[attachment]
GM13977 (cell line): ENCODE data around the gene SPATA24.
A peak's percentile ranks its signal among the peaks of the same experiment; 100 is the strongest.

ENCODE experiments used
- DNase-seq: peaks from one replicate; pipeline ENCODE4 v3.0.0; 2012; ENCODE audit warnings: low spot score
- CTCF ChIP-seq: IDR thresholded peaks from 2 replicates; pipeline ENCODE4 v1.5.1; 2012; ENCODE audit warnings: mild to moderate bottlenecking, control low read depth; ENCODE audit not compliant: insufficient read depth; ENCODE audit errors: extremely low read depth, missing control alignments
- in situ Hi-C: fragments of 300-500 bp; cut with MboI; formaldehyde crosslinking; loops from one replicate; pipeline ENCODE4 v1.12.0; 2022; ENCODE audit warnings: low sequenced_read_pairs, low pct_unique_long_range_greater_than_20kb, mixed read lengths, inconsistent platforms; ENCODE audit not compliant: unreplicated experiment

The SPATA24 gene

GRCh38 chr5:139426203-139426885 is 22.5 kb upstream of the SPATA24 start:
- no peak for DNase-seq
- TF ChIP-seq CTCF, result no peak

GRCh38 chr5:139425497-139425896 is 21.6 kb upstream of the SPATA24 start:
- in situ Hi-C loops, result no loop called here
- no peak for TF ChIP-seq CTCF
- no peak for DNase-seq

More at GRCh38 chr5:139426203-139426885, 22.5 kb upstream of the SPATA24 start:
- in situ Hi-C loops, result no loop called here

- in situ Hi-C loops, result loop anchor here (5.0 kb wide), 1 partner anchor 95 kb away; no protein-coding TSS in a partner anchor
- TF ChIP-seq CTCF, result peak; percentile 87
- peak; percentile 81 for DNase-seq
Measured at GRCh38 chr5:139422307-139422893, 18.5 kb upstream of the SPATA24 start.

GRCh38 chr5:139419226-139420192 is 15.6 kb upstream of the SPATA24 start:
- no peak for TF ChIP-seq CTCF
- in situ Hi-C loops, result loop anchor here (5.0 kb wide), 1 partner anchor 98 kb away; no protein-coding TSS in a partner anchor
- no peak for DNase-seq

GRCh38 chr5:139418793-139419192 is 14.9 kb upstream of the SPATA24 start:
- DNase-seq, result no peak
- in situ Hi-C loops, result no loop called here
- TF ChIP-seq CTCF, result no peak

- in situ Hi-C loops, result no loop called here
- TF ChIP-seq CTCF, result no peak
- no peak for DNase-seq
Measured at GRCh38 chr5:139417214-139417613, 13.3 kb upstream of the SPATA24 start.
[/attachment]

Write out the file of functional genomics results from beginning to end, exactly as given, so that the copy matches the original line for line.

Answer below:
GM13977 (cell line): ENCODE data around the gene SPATA24.
A peak's percentile ranks its signal among the peaks of the same experiment; 100 is the strongest.

ENCODE experiments used
- DNase-seq: peaks from one replicate; pipeline ENCODE4 v3.0.0; 2012; ENCODE audit warnings: low spot score
- CTCF ChIP-seq: IDR thresholded peaks from 2 replicates; pipeline ENCODE4 v1.5.1; 2012; ENCODE audit warnings: mild to moderate bottlenecking, control low read depth; ENCODE audit not compliant: insufficient read depth; ENCODE audit errors: extremely low read depth, missing control alignments
- in situ Hi-C: fragments of 300-500 bp; cut with MboI; formaldehyde crosslinking; loops from one replicate; pipeline ENCODE4 v1.12.0; 2022; ENCODE audit warnings: low sequenced_read_pairs, low pct_unique_long_range_greater_than_20kb, mixed read lengths, inconsistent platforms; ENCODE audit not compliant: unreplicated experiment

The SPATA24 gene

GRCh38 chr5:139426203-139426885 is 22.5 kb upstream of the SPATA24 start:
- no peak for DNase-seq
- TF ChIP-seq CTCF, result no peak

GRCh38 chr5:139425497-139425896 is 21.6 kb upstream of the SPATA24 start:
- in situ Hi-C loops, result no loop called here
- no peak for TF ChIP-seq CTCF
- no peak for DNase-seq

More at GRCh38 chr5:139426203-139426885, 22.5 kb upstream of the SPATA24 start:
- in situ Hi-C loops, result no loop called here

- in situ Hi-C loops, result loop anchor here (5.0 kb wide), 1 partner anchor 95 kb away; no protein-coding TSS in a partner anchor
- TF ChIP-seq CTCF, result peak; percentile 87
- peak; percentile 81 for DNase-seq
Measured at GRCh38 chr5:139422307-139422893, 18.5 kb upstream of the SPATA24 start.

GRCh38 chr5:139419226-139420192 is 15.6 kb upstream of the SPATA24 start:
- no peak for TF ChIP-seq CTCF
- in situ Hi-C loops, result loop anchor here (5.0 kb wide), 1 partner anchor 98 kb away; no protein-coding TSS in a partner anchor
- no peak for DNase-seq

GRCh38 chr5:139418793-139419192 is 14.9 kb upstream of the SPATA24 start:
- DNase-seq, result no peak
- in situ Hi-C loops, result no loop called here
- TF ChIP-seq CTCF, result no peak

- in situ Hi-C loops, result no loop called here
- TF ChIP-seq CTCF, result no peak
- no peak for DNase-seq
Measured at GRCh38 chr5:139417214-139417613, 13.3 kb upstream of the SPATA24 start.